At Shriners Children’s Hospital in Cincinnati, RTs regularly fly far and wide to bring back severely burned children to the hospital for free medical care.

Jennifer Melton, RRT, and Mike Riggs, RRT, transport a critical burn patient via fixed-wing airplane.

Being a respiratory therapist at Shriners Hospitals for Children– Cincinnati can be challenging at times. Not only must Shriners’ RTs be ready to board a medical air transport at a moment’s notice, but they also must also be cross-trained with additional nursing skills, be a pro at airway management for pediatric tracheotomies, and make time for research and continuing education. The Shriners RTs may not be superheroes, but they do fly to the rescue.

The Shriners’ Cincinnati hospital is one of a network of 22 facilities that provides specialized orthopedic, spinal cord injury, and burn-injury care to children, 18 and younger. The Cincinnati unit focuses exclusively on pediatric burn cases and serves the Cincinnati area and anywhere else its air-transport team can fly—generally within the Midwest and southeastern parts of the United States.

Part of the Shriners’ mission is to provide medical care at no cost to the patient or family, without regard to financial need or relationship to a Shriner. Surprisingly, the hospital system receives no government assistance but is, instead, dependent on its multimillion-dollar endowment and donations from Shriner members, their temples, and the public to fund its hospitals and programs.

“The Shriners organization pays for all of our hospital operations, all of our salaries, and all the patient care,” says Carl Scheiner, BSEd, RRT, ATC, senior respiratory therapist at the burn unit. “That’s a really nice thing about working here—it doesn’t come down to the bottom line. We’re definitely patient care-driven.”

The hospital’s 30-bed facility is supported by 11 RTs and one registered polysomnographic technician, who conducts full pediatric sleep studies. The entire RT unit is led by medical director and anesthesiologist John McCall, MD, who received his fellowship in pediatric anesthesia at the University of Cincinnati College of Medicine and is a diplomate of the American Board of Anesthesiologists.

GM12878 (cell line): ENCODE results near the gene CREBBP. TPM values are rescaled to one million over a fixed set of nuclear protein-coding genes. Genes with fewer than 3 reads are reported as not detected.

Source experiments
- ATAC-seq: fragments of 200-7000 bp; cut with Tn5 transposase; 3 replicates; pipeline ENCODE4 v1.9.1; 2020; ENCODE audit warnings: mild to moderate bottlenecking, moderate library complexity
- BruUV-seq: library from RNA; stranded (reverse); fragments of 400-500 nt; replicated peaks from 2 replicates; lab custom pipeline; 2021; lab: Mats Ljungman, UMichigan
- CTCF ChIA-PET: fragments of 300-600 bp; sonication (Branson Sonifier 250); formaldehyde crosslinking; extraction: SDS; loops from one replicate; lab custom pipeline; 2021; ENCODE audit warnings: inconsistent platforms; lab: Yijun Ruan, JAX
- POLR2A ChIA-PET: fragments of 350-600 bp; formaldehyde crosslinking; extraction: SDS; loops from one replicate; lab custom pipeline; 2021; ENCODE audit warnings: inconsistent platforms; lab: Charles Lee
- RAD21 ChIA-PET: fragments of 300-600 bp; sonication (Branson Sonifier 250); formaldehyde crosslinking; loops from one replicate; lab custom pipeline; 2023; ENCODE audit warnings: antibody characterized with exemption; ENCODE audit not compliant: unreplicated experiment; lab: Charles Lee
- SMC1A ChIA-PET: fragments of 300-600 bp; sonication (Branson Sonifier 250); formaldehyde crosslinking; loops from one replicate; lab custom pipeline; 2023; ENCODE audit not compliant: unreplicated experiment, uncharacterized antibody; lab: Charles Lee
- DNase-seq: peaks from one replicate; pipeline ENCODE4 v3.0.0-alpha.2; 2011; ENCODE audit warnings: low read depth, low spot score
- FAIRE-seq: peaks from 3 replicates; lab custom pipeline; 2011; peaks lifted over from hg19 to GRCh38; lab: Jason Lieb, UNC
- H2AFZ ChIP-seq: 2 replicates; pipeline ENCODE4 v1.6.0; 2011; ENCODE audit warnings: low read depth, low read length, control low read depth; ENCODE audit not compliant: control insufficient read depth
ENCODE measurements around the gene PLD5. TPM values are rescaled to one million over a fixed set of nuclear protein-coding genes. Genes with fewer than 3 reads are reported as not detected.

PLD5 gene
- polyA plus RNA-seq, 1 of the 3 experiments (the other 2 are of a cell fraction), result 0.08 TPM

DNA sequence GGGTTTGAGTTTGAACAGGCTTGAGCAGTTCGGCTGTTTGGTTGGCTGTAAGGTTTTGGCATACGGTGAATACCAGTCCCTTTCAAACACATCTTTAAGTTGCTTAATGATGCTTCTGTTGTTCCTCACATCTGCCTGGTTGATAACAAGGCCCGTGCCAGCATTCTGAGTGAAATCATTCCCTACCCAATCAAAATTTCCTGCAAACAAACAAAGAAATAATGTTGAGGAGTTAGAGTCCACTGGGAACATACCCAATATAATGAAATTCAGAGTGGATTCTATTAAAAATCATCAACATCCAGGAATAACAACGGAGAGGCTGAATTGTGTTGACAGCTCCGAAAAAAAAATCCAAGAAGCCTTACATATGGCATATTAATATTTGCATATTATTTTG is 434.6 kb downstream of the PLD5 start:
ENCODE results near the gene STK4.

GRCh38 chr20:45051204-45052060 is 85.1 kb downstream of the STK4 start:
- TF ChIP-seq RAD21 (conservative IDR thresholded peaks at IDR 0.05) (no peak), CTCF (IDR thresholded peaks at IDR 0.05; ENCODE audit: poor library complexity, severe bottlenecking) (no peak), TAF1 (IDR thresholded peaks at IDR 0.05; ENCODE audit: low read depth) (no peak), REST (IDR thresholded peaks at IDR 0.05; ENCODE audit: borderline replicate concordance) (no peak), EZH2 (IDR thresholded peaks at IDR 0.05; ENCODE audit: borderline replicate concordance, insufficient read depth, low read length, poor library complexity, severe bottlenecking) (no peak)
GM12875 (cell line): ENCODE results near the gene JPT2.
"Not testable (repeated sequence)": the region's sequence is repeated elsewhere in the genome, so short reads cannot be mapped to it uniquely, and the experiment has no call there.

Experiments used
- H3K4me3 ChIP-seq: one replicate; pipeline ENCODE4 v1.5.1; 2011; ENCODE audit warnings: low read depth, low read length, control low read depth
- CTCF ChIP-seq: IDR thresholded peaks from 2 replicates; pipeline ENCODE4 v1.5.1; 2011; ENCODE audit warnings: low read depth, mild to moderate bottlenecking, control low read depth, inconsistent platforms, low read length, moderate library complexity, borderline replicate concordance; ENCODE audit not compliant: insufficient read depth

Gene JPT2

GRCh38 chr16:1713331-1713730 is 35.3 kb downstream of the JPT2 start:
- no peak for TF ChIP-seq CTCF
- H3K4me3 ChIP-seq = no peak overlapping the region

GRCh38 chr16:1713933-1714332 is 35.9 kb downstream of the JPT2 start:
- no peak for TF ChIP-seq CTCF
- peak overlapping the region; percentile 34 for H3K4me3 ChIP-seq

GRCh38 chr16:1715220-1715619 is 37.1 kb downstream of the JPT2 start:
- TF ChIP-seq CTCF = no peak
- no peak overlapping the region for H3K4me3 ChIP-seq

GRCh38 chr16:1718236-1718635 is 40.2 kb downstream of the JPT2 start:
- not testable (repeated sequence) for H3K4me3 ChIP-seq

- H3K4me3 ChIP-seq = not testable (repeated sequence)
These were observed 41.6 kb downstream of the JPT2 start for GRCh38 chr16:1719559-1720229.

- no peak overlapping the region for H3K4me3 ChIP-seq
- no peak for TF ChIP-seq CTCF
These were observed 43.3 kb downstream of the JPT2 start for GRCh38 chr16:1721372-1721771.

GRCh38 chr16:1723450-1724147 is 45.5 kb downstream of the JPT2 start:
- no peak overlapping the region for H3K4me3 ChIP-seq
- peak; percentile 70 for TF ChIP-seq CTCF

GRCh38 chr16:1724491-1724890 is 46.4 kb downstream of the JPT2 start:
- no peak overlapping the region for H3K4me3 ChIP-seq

Air RTs

Rick Hotchkiss, RRT, participates in an annual airway day education seminar.

Providing quality free care is just one example of the Cincinnati burn center’s commitment to young burn victims: The hospital goes one step—or thousands of miles—further by providing free medical air-transport services.

All 11 RTs are members of the pediatric burn air transport team, which covers more than 20 states, from the Midwest down to Florida. Scheiner says that being on call for air transport is part of their job requirement, so any RT who is afraid to fly need not apply.

Air transport calls can come in day or night. Sometimes the calls come in through a Shriner or a Shriner temple community that has seen a news item about a child who has been burned. Referrals also come directly from a parent who has heard about the Shriners’ program. Referrals do not have to come through a Shriner organization. Anyone can apply, 24/7, by going to the Shriners’ Web site and submitting an online application.

After receiving the referral, the burn unit’s air-transport coordinator—a registered nurse—contacts the attending physicians to have them sign off on the transfer and coordinates with the hospital-of-origin to release the patient. Then the on-call nurse and RT are assembled and can be in flight within about 2.5 hours after the call.

The Shriners’ air RTs do not have to know how to fly a jet. Instead, the burn unit charters Lear jets or Cessnas that have been specially designed for medical transport. These planes are typically equipped with a stretcher and all necessary medical gear, including ventilators and monitoring machines.